If you find yourself suddenly unable to move your hip, or if you develop a fever or experience extreme pain, seek medical attention. Extreme swelling, redness, and bruising are also indications that you should see a doctor.
4. Hip Pointer
Unusually large bruise on the hip that arises as a result of some form of contact, such as falling or being hit or kicked in the groin. Swelling, bruises, and soreness are common in the affected area.
If you have a bruised hip, you should take it easy until it recovers. To decrease bruising, try some of the home cures listed below. Ice the affected area for 15 to 20 minutes many times a day for 15 to 20 minutes.
An elastic bandage can be used as a compress to help reduce swelling and pain. Corticosteroid injections, in addition to nonsteroidal anti-inflammatory drugs (NSAIDs), may be indicated at a later time.
5. Tears In The Labral Cartilage.
The hip labrum is the cartilage that surrounds the outside rim of the socket of your hip joint. It is made of collagen and elastin. It acts as a cushion and stabilizer for your hip, ensuring that the top of your thighbone remains securely within your hip socket. Running, for example, can cause labral tears due to the repetitive motion.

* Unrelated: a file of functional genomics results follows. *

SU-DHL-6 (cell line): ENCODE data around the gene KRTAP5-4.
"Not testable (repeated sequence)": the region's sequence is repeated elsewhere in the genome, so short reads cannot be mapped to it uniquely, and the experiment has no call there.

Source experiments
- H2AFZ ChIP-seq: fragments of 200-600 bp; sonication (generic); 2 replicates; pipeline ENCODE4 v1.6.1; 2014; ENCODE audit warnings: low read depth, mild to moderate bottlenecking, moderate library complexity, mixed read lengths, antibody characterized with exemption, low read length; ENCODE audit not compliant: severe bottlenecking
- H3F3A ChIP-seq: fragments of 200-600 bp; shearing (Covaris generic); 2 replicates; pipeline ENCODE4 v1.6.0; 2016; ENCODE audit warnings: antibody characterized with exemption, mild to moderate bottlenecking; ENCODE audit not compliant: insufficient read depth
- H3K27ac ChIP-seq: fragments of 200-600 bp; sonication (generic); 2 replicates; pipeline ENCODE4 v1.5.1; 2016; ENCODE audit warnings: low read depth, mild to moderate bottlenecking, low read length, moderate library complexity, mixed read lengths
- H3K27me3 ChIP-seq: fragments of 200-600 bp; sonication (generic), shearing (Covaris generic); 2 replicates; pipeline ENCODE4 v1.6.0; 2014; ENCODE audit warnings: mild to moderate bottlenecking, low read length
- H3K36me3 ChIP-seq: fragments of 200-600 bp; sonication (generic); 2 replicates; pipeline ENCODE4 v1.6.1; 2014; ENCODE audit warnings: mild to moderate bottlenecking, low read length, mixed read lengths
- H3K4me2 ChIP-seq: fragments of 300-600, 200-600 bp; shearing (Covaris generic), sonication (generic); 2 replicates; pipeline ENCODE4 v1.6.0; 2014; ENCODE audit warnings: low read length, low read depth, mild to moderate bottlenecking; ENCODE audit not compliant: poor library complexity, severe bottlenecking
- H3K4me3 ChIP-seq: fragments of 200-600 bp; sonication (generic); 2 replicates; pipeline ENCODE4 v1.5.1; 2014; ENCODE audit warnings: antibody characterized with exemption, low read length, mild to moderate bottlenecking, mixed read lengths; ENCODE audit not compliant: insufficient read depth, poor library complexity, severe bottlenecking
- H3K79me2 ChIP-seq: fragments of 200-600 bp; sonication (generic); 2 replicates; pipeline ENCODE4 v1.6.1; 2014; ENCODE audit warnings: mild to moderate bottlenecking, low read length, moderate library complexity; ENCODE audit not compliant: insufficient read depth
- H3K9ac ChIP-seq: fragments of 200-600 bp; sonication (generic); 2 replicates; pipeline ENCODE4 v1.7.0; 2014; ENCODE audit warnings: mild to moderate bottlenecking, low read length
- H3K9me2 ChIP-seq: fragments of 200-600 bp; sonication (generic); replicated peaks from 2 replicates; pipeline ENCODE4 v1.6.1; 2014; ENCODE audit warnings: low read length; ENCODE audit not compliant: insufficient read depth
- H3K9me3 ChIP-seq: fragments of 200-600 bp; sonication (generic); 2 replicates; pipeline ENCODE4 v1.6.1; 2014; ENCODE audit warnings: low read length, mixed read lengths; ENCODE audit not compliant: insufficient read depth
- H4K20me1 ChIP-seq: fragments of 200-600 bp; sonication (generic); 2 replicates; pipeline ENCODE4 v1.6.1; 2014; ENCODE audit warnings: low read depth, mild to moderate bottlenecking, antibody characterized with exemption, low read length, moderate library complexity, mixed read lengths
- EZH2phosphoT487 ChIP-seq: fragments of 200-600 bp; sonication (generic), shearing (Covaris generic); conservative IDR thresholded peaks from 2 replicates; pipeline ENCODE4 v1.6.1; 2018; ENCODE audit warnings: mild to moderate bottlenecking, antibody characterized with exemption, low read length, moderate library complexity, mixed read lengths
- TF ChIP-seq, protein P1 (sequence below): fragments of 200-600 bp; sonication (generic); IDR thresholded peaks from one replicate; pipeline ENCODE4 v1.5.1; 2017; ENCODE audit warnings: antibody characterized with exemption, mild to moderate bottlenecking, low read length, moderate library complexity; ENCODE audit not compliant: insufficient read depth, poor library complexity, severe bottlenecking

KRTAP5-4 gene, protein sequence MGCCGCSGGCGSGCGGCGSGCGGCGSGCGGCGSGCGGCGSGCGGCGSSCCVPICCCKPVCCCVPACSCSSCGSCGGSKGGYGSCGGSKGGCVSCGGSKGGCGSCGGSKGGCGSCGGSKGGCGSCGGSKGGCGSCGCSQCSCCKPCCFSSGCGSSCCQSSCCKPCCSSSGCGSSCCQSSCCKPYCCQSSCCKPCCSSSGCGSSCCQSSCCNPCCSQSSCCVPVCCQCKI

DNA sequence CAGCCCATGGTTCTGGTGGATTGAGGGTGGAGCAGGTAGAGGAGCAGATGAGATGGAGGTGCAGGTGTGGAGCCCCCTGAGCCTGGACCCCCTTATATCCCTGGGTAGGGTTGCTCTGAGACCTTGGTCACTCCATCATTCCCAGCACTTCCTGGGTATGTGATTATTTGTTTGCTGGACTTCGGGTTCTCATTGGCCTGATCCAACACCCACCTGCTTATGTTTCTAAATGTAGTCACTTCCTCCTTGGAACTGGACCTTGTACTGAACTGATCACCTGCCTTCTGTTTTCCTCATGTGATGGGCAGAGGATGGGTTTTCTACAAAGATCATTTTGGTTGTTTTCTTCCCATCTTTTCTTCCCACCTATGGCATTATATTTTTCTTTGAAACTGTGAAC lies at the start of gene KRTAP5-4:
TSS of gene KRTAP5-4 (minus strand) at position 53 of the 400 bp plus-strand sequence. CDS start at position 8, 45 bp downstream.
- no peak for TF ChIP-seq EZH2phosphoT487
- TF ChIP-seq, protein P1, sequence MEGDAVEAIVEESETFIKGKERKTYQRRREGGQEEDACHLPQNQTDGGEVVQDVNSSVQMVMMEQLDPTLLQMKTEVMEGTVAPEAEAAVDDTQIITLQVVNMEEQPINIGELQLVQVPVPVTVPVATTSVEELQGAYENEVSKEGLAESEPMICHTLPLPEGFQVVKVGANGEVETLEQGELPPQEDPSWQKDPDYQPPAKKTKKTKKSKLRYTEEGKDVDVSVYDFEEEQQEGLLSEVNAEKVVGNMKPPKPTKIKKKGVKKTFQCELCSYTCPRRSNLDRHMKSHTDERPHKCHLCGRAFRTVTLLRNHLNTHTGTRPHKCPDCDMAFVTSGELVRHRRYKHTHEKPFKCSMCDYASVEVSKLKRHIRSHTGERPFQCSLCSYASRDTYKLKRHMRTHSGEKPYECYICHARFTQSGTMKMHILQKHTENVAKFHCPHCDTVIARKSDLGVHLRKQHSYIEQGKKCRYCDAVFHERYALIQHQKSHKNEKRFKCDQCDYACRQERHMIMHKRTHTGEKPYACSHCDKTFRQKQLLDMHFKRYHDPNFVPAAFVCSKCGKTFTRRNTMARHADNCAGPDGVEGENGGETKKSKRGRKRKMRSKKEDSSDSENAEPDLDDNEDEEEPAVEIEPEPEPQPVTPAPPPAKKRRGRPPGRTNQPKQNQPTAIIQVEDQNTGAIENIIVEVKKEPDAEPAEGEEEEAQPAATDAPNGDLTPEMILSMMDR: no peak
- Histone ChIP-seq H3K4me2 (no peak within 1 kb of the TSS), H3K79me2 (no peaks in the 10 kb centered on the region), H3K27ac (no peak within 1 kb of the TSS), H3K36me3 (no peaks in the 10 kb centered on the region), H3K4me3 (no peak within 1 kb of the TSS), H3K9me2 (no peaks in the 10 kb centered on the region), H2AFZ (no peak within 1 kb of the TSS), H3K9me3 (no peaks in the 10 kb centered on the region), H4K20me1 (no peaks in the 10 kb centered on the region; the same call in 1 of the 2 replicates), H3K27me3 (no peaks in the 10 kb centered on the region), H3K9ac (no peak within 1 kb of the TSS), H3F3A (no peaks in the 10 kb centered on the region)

When you have a hip labral tear, you may experience pain that is accompanied by a clicking, locking, or catching sound or sensation when you move your hip joint. When you’re jogging, your mobility will be restricted, and you may notice stiffness. Symptoms are not always obvious or straightforward to identify. There will be occasions when you will not have any signs.
If you believe you may have a hip labral tear, consult your doctor. A physical exam, X-ray, magnetic resonance imaging (MRI), or anesthetic injection may be performed on you.
Physical therapy, nonsteroidal anti-inflammatory drugs (NSAIDs), or corticosteroid injections may be used in the treatment of this condition. After trying these therapies and not seeing any improvement, arthroscopic surgery may be necessary.
6. Bone Fractures Are A Common Occurrence.
Breaking your hip is a serious injury that can lead to life-threatening consequences if not treated promptly. Hip fractures are most commonly caused by a break in the bone below the femur head. A sports injury, a fall, or an automobile accident are the most common causes of this condition.
In the elderly, hip fractures are more common than in the younger population. Significant discomfort and swelling may be accompanied by severe pain when the patient moves their body in any direction. It is possible that you will be unable to put any weight on the injured limb or move at all.
While certain conservative treatments may be effective in alleviating symptoms, surgery is almost always required to achieve long-term results. If your hip is damaged beyond repair, it will need to be replaced. Physical therapy will be required to aid in the recovery process following surgery.
7. Osteoarthritis Is A Degenerative Joint Disease.